The chances of having a baby through IVF and how to look at the national data
In vitro fertilization (IVF) is a complex procedure with many variables, which means exact IVF success rates are hard to pin down. The single biggest determinant in IVF success is the age of the egg provider. However, many other factors can affect success, including ovarian reserve, medical issues such as fibroids or endometriosis, male factor infertility, and clinic expertise. Here’s a breakdown of the chances for live birth through IVF.
Why Does Age Matter So Much?
Age affects chances of conceiving through any means (natural or assisted) for two main reasons: egg quantity and egg quality.
People with uteruses are born with all the eggs they’ll ever have – approximately 1 million at birth. As a person ages, their eggs (technically called “oocytes”) either die off, are released through ovulation, or are absorbed back into their body. By puberty, most people with uteruses have around 300,000 eggs left. The quantity of available eggs decreases over time, declining rapidly after around age 37. Fewer eggs typically means it’s harder to get pregnant. This affects success rates for IVF as well as for natural pregnancy.
Just as egg quantity decreases with age, so does egg quality. Each egg contains instructions for how to grow into an embryo and, eventually, a person. As eggs age, they make more errors, which increases the chance of developing into an abnormal or unviable embryo. Egg quality starts to decline around age 35 and then, like quantity, rapidly decreases in the late 30s.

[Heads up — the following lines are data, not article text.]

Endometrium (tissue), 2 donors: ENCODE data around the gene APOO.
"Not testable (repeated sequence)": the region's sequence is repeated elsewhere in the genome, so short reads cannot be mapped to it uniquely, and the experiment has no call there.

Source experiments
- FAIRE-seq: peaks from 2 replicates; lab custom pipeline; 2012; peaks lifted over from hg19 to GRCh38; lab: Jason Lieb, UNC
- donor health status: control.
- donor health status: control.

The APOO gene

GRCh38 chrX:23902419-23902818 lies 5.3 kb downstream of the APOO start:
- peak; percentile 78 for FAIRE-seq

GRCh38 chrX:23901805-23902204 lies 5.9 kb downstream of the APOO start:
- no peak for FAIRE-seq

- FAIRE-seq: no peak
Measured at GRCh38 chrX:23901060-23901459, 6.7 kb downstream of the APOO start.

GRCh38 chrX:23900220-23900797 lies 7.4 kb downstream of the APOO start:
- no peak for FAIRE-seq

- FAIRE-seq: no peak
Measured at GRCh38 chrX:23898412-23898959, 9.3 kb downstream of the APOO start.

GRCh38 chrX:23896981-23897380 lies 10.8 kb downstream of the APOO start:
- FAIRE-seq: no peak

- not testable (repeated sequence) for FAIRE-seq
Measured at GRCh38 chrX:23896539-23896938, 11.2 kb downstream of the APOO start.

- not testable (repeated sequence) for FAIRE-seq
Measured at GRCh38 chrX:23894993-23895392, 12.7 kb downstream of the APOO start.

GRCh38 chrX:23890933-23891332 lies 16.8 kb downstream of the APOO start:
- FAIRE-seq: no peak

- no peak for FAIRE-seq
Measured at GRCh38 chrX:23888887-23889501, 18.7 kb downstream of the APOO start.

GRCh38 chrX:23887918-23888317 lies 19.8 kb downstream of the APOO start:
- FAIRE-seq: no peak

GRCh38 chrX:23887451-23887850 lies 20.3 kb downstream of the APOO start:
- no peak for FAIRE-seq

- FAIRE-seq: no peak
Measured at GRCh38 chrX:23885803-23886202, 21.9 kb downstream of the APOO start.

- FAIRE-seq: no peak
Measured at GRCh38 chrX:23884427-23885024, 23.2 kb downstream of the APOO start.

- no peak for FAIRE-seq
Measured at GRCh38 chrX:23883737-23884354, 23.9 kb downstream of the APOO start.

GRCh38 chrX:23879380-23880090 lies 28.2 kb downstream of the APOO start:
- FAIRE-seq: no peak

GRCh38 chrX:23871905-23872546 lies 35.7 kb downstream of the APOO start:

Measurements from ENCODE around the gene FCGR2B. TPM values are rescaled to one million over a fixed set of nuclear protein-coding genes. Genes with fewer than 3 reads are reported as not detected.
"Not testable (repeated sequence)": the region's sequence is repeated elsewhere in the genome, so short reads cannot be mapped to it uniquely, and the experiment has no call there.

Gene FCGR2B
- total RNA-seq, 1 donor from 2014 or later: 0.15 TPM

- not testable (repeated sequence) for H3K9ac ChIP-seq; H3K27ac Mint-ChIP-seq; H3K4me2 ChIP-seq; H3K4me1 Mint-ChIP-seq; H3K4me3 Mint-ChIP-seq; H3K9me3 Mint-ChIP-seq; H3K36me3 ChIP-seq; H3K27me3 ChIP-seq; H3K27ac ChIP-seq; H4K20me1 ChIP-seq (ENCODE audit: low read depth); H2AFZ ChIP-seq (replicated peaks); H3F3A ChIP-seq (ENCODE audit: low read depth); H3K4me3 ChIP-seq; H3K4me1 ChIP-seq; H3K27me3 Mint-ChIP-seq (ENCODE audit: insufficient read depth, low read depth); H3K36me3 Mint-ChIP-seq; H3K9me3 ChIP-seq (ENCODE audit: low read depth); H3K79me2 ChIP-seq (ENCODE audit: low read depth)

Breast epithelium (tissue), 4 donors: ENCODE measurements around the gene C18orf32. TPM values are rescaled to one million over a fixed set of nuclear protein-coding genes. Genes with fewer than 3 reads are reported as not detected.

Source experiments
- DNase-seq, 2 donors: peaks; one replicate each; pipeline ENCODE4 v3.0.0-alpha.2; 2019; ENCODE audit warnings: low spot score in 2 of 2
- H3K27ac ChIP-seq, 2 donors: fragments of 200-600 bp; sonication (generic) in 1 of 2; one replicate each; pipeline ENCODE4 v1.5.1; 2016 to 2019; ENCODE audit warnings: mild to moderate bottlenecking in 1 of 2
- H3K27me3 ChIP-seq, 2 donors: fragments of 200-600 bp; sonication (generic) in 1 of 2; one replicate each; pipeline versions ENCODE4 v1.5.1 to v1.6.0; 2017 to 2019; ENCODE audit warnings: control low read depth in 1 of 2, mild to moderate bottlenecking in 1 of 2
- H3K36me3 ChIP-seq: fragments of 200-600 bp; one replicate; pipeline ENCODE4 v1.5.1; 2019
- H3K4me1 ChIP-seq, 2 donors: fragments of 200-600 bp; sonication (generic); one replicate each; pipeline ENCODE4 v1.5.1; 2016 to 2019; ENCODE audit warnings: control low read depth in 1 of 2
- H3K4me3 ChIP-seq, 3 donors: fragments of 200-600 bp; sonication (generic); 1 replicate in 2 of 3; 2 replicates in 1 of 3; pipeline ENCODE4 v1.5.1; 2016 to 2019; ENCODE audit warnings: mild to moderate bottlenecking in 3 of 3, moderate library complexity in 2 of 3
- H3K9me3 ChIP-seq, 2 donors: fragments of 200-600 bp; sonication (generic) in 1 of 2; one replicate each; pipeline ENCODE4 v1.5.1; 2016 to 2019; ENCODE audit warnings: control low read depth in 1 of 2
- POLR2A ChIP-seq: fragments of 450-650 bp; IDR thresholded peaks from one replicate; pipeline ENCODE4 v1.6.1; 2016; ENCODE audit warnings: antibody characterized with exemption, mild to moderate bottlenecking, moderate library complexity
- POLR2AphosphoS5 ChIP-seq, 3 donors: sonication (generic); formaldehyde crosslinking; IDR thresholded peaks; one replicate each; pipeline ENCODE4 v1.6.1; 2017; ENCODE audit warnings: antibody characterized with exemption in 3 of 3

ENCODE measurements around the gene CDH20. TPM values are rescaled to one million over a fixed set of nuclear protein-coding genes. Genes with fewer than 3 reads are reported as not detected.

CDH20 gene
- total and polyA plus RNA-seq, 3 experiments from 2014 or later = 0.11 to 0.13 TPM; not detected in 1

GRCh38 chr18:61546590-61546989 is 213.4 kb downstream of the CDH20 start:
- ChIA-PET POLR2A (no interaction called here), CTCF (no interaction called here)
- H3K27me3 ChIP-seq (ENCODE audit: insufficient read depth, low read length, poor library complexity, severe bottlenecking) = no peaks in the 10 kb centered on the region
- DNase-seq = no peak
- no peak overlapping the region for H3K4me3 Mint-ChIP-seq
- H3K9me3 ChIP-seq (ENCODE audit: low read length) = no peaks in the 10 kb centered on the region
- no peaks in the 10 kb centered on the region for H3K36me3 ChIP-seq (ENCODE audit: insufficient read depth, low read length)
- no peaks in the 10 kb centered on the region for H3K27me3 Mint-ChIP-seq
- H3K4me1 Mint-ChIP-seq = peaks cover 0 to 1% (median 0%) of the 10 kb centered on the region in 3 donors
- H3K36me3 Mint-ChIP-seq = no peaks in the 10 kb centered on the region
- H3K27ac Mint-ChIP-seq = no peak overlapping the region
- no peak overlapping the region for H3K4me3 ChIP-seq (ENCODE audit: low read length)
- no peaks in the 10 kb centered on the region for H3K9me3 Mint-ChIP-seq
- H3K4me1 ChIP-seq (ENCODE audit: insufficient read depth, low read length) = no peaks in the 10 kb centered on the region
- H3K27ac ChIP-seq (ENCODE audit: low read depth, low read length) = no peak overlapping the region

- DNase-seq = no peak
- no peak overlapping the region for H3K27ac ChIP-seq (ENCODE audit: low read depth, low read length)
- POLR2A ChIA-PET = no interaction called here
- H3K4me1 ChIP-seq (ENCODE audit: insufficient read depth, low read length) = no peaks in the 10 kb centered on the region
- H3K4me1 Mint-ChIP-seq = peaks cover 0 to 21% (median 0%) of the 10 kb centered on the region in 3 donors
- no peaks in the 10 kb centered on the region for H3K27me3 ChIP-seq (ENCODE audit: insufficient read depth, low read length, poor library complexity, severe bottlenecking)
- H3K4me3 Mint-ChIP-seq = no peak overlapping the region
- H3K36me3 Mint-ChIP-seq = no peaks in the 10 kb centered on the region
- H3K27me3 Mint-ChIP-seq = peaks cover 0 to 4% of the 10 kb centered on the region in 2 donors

National IVF Success Rates
The Society for Assisted Reproductive Technology (SART) collects annual data from fertility clinics to report on overall success rates. As different fertility clinics have different criteria for patient selection and treatment policies, the collective success rates don’t reflect a guarantee for each individual patient. Rather, they can be seen as a starting point that you can then discuss with your doctor or fertility specialist.
|Age of IVF Patient
|Live singleton births per egg retrieval
|Live singleton births for first embryo transfer
|Live singleton births per new patient
What About Rates For Donor Egg IVF?
SART tracks donor eggs IVF success rates for fresh and frozen donor eggs, without breaking it down by age groups. The most recent SART report states:
- Live singleton births from fresh donor eggs: 39.5%
- Live singleton births from frozen donor eggs: 37.3%
What Does This Mean for Me?
As noted, it’s not really helpful to use national IVF success rates as a one-size-fits-all match for an individual’s chances of pregnancy through IVF. Each patient is unique, and each clinic may have different therapeutic approaches. For that reason, it’s important to discuss your specific fertility history and goals with a specialist. They can help you apply complex fertility data to your personal history and give you an honest assessment.
At PNWF, we want you to have a grounded foundation as you consider IVF or other fertility treatments. IVF doesn’t guarantee a baby, but there are lots of options to help decide if it’s a possible path for you. To get started on your fertility journey, make an appointment today.